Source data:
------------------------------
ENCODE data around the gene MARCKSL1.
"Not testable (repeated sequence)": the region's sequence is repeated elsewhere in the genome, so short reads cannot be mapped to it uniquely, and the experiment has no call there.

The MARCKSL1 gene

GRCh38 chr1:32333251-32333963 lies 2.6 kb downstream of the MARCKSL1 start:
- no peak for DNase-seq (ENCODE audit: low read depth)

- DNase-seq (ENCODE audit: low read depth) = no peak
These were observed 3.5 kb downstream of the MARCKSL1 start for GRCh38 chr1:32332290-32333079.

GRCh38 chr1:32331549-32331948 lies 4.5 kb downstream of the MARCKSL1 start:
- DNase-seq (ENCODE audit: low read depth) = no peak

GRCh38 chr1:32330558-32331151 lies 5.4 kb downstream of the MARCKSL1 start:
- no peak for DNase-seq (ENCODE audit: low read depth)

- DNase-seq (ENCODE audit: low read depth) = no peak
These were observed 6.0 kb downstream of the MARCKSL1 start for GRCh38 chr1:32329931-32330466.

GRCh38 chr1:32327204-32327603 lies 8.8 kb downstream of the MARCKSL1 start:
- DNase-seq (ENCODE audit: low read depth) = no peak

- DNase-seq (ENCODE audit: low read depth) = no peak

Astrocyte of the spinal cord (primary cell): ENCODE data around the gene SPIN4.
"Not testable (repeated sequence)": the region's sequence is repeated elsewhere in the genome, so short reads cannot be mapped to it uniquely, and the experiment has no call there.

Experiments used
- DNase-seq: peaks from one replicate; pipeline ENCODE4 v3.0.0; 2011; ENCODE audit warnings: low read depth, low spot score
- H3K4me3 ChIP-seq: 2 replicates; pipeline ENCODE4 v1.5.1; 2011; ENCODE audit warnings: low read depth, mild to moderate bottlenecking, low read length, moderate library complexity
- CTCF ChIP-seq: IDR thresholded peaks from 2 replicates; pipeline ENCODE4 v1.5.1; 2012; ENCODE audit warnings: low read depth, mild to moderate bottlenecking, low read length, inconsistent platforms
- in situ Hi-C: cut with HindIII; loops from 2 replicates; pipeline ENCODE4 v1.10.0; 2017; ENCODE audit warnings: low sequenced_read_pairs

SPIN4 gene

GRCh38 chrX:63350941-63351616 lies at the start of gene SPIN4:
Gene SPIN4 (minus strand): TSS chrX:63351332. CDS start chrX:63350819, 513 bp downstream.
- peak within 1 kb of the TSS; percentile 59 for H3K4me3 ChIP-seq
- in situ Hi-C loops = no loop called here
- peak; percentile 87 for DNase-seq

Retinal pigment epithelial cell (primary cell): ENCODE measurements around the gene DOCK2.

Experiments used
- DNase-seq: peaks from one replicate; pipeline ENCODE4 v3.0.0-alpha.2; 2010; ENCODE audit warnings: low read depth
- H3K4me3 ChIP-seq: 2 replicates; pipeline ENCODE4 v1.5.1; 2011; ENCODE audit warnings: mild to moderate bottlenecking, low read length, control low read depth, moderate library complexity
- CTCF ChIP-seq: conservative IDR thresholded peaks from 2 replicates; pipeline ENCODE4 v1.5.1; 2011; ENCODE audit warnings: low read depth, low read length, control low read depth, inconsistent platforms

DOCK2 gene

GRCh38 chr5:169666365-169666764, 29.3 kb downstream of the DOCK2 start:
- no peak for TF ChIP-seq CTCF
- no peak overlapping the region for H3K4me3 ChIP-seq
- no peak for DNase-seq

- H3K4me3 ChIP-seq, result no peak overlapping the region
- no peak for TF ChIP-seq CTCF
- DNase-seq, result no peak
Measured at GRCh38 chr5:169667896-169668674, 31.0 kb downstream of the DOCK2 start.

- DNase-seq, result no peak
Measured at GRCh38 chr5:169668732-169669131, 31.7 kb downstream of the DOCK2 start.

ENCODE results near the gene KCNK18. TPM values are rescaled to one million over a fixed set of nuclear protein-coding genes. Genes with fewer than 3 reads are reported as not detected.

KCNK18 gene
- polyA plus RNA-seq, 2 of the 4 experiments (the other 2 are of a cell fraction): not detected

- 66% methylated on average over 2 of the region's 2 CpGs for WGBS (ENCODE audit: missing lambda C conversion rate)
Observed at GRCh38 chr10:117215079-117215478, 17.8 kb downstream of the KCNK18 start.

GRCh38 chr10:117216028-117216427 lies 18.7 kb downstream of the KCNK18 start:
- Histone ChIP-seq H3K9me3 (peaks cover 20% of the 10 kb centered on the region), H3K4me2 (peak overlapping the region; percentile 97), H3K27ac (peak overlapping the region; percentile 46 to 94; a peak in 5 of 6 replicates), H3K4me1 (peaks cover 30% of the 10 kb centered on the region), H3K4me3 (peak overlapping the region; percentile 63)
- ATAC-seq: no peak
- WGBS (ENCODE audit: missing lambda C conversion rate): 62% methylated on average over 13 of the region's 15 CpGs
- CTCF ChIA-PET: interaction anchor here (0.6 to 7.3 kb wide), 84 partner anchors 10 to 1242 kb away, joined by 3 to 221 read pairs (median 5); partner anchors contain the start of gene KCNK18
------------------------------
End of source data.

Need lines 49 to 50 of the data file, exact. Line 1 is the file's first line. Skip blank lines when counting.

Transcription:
- 66% methylated on average over 2 of the region's 2 CpGs for WGBS (ENCODE audit: missing lambda C conversion rate)
Observed at GRCh38 chr10:117215079-117215478, 17.8 kb downstream of the KCNK18 start.